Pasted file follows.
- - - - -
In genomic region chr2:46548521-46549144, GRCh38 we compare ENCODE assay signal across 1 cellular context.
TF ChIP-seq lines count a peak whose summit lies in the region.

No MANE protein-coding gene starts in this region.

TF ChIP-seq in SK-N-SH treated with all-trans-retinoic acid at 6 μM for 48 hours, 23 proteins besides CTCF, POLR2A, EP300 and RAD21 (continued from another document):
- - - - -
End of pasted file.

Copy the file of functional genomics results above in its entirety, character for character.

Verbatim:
In genomic region chr2:46548521-46549144, GRCh38 we compare ENCODE assay signal across 1 cellular context.
TF ChIP-seq lines count a peak whose summit lies in the region.

No MANE protein-coding gene starts in this region.

TF ChIP-seq in SK-N-SH treated with all-trans-retinoic acid at 6 μM for 48 hours, 23 proteins besides CTCF, POLR2A, EP300 and RAD21 (continued from another document):